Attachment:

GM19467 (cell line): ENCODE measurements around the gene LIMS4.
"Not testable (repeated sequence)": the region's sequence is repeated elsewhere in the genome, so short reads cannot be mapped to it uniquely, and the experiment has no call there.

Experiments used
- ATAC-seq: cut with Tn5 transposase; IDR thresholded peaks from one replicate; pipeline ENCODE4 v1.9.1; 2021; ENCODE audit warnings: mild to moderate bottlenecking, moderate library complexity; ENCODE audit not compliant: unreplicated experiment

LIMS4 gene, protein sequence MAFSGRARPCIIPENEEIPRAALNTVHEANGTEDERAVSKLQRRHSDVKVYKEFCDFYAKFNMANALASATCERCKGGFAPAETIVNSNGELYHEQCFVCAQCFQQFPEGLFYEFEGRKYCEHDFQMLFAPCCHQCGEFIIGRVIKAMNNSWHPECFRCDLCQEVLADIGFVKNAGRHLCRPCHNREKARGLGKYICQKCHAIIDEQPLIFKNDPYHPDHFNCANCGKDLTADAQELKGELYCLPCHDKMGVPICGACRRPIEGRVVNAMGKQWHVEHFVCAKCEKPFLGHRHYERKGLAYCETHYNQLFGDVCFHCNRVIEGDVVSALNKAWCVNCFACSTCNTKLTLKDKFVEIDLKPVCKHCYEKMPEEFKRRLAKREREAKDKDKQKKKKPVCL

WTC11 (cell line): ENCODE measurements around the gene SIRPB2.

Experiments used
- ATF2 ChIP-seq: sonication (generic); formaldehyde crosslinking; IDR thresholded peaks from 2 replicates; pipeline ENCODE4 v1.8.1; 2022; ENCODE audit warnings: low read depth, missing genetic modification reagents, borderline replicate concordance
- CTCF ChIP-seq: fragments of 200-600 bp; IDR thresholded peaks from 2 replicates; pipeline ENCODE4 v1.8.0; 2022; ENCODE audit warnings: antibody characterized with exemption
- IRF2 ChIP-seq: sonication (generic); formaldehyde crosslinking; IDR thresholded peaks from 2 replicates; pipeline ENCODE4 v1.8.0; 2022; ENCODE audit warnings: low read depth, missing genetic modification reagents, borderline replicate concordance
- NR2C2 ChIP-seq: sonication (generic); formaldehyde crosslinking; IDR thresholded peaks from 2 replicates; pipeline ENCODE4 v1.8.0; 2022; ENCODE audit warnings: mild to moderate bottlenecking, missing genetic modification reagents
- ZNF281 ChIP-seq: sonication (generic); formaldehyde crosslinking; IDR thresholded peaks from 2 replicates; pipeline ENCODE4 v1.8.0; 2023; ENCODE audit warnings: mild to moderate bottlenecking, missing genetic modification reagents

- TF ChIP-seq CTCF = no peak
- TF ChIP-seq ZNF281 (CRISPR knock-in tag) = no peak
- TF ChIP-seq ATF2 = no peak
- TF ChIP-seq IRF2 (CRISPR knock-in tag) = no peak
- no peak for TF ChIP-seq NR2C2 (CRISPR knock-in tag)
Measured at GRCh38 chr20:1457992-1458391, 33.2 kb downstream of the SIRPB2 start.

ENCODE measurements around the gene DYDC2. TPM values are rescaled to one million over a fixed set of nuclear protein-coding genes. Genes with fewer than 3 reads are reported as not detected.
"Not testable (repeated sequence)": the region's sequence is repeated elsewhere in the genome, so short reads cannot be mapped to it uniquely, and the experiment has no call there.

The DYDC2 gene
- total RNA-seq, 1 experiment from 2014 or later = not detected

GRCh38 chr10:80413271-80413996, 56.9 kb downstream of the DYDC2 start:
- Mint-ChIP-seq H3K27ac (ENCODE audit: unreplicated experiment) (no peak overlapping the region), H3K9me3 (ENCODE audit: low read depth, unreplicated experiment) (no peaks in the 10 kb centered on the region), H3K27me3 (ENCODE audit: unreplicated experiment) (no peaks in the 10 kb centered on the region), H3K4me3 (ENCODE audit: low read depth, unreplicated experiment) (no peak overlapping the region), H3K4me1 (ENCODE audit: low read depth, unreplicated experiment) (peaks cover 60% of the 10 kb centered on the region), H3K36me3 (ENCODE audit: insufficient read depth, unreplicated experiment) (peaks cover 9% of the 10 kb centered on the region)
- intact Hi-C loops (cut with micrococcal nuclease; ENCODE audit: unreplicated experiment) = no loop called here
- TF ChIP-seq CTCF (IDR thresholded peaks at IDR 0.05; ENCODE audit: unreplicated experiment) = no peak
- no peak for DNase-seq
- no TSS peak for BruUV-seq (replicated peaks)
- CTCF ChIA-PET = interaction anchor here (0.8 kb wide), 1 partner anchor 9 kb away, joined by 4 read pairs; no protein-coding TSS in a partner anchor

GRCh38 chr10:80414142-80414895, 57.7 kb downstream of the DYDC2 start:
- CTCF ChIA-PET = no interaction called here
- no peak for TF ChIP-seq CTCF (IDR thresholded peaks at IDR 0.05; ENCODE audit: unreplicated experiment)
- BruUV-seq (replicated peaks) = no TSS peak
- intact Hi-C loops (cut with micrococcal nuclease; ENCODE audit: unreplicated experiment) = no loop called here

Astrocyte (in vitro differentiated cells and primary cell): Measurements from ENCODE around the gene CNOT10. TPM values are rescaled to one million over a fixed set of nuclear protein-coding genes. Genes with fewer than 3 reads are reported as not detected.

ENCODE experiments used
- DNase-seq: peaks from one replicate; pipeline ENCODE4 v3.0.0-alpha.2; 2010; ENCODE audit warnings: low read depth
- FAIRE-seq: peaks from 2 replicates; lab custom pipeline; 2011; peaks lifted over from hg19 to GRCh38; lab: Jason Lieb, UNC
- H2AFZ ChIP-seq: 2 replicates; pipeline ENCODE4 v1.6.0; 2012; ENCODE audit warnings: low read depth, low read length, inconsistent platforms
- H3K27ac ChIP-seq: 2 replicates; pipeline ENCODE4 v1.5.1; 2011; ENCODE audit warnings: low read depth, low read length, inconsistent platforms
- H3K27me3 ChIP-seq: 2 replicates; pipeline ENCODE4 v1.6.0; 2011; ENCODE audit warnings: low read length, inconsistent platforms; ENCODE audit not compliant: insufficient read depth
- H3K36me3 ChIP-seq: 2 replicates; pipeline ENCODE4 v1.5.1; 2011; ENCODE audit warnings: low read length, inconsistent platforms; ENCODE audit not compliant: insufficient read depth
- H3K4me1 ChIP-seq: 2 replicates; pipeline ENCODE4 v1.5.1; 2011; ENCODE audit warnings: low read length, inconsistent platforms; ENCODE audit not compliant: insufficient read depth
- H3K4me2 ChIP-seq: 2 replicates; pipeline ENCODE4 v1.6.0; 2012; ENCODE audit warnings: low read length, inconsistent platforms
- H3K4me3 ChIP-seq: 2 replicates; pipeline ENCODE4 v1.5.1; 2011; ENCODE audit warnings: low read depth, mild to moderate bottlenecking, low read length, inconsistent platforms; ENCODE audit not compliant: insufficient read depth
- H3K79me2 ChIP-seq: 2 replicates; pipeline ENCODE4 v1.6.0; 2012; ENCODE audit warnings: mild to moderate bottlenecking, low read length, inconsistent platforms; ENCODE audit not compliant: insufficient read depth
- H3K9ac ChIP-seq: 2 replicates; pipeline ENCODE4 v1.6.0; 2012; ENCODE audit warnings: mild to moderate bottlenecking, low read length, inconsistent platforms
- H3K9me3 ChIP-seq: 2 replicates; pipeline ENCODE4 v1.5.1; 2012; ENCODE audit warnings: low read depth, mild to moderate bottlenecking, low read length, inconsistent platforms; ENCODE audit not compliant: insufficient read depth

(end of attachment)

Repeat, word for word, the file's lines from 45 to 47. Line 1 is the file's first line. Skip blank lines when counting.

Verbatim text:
- H3K4me3 ChIP-seq: 2 replicates; pipeline ENCODE4 v1.5.1; 2011; ENCODE audit warnings: low read depth, mild to moderate bottlenecking, low read length, inconsistent platforms; ENCODE audit not compliant: insufficient read depth
- H3K79me2 ChIP-seq: 2 replicates; pipeline ENCODE4 v1.6.0; 2012; ENCODE audit warnings: mild to moderate bottlenecking, low read length, inconsistent platforms; ENCODE audit not compliant: insufficient read depth
- H3K9ac ChIP-seq: 2 replicates; pipeline ENCODE4 v1.6.0; 2012; ENCODE audit warnings: mild to moderate bottlenecking, low read length, inconsistent platforms